Anti-money laundering body seen keeping Iran on blacklist: officials

UNITED NATIONS/LONDON/ANKARA (Reuters) - An international group that monitors money laundering worldwide is expected to decide this week to keep Iran on its blacklist of high-risk countries despite aggressive lobbying by Tehran to come off the list to help it access the global financial system, Western officials said.

EDITORS' NOTE: Reuters and other foreign media are subject to Iranian restrictions on leaving the office to report, film or take pictures in Tehran. Iran's national flags are seen on a square in Tehran February 10, 2012. REUTERS/Morteza Nikoubazl

The Financial Action Task Force (FATF), established in 1989 to combat money laundering and the financing of terrorism and weapons of mass destruction, compiles the list, which it regularly updates. Its 37 member states are meeting in South Korea.

“No changes to Iran’s status on the blacklist are imminent, though I think perhaps we can expect some words of encouragement and recognition of Iran’s attempts to make progress,” said one Western official familiar with FATF discussions, who asked not to be named. Two other Western officials concurred this week with the opinion that Iran would not be taken off the blacklist at this time.

Tehran has complained that it is not getting economic benefits it was promised during last year’s negotiations on a nuclear deal with six major powers.

As a result of that agreement, many international sanctions against Iran were lifted. The United States, however, still has sanctions in place that prohibit trade with Iran in dollars and Iranian access to New York’s financial system.

Financial Action Task Force spokeswoman Alexandra Wijmenga-Daniel responded to a request for comment by saying the group would publish an update on high-risk and non-cooperative jurisdictions after the session later this week.

Getting off the FATF blacklist, which also lists North Korea, would remove a major hurdle Iran faces in dealing with outside banks and other financial institutions. Iranian and Western officials have said that is why Tehran has been pushing hard to come off the list or at least to have the current FATF warning about it softened.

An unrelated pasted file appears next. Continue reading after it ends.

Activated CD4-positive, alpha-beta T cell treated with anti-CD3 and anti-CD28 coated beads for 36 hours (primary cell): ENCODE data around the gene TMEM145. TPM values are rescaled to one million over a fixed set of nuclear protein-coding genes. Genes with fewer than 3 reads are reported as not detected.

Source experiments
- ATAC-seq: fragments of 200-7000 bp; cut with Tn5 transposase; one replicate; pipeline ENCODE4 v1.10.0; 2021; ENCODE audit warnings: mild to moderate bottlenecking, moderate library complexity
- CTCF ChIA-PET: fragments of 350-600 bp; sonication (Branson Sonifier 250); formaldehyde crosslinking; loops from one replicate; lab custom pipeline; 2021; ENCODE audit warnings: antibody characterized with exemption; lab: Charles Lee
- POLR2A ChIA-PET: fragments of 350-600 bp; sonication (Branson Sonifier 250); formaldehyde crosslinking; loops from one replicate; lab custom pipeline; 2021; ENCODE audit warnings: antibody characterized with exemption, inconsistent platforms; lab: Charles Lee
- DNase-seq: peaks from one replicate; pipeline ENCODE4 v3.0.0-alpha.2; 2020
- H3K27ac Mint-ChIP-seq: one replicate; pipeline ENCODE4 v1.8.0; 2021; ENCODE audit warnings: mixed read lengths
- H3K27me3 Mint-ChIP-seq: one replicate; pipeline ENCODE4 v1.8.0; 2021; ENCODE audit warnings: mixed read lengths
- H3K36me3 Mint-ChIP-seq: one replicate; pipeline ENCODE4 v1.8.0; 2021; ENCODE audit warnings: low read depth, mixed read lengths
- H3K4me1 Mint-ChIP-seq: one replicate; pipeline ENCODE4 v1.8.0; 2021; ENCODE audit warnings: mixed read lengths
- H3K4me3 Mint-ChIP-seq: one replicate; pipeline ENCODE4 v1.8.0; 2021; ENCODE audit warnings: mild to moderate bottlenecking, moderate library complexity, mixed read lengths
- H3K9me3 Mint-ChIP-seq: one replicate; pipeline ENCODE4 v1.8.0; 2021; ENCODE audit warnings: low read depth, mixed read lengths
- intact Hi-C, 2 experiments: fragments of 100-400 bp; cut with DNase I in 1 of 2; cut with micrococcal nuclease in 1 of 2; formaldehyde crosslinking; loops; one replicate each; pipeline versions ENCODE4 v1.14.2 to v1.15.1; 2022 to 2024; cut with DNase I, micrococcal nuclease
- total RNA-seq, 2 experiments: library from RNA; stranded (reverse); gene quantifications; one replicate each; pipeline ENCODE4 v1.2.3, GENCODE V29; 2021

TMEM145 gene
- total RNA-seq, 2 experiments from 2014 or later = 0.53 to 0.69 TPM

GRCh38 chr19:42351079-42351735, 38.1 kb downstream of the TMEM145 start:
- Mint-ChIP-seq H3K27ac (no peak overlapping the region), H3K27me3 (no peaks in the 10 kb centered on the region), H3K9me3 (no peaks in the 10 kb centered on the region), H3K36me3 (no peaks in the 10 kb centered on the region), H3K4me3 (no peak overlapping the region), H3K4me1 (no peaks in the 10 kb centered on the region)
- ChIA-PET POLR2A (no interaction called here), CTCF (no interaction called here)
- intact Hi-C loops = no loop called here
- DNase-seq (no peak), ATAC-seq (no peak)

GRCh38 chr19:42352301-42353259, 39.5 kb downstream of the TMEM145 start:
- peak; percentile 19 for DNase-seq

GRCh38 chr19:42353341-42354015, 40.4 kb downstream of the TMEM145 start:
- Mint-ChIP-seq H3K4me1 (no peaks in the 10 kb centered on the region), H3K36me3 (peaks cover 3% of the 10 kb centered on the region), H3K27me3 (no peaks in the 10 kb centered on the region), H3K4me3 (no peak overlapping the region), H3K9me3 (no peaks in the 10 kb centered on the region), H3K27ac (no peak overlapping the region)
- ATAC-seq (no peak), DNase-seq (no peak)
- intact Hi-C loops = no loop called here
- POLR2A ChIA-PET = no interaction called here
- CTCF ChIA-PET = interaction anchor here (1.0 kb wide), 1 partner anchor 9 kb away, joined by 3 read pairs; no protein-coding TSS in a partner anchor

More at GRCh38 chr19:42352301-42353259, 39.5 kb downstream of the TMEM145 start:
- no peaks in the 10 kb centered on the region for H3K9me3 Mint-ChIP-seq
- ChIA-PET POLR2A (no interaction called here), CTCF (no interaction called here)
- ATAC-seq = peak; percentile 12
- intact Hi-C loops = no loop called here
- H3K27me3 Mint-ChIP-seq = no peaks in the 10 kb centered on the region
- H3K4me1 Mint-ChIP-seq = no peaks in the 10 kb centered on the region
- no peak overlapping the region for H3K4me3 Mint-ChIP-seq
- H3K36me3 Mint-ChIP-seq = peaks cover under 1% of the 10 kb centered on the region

Paris-based FATF said earlier this year that it remained “particularly and exceptionally concerned” about what it called Iran’s “failure to address the risk of terrorist financing and the serious threat this poses to the integrity of the international financial system.”

The burden of proof is on Iran to show that these concerns are unfounded.

Iran has said such criticism is unfair and contributes to the reluctance of major Western banks and financial institutions to do business with it, despite encouragement from U.S. President Barack Obama’s administration. Many large banks are disinclined to deal with Iran for fear of violating remaining U.S. sanctions.

Since January, Iran has secured banking links only with smaller financial institutions.

A spokeswoman for the European Union’s foreign policy section declined to comment until the FATF meeting had ended. The United States also declined to comment, though a U.S. Treasury Department official said, “We are confident that the FATF will treat Iran fairly.”

One Iranian official said there had been multiple meetings between senior Iranian and European officials in recent months “to help Iran get off the blacklist.” He said the head of Iran’s central bank had discussed the FATF issue with U.S. officials during a recent visit to the United States.

“We are very optimistic,” he said.

Adding to the unwillingness of international businesses to work with Iran is apprehension over the powerful Islamic Revolutionary Guard Corps’ (IRGC) hold on the economy.

The IRGC was the driving force behind Iran’s nuclear program, its money laundering activities and its foreign military activities, and remains subject to extensive international sanctions.

Another Iranian official said the IRGC had hoped to use its front companies and banks to cash in after sanctions were lifted but was disappointed that foreign investors had shunned them.

Businesses are also wary about wading into Iranian waters until after the U.S. presidential election in November.

“If (Donald) Trump becomes the next president, then he says he’ll tear up the Iran deal,” a European official said. “Hesitancy on the part of business is understandable.”

European banking sources told Reuters that regardless of Iran’s status on the FATF blacklist, they are not ready to do business with Iran because of the high risks.

The United States has sought to assure international companies that doing legitimate business with Tehran is acceptable. Last month U.S. Secretary of State John Kerry told a meeting of bank executives in London that European banks should not fear punishment from the United States for resuming legitimate trade with Iran.

The European banking source, who was familiar with that meeting, said Kerry was told, “You may want the European banks to do business in Iran, but you do not let the U.S. banks do so. The message to the politicians is that most banks still see too many risks.”

Additional reporting by Michelle Nichols in New York and Arshad Mohammed in Washington; Editing by Toni Reinhold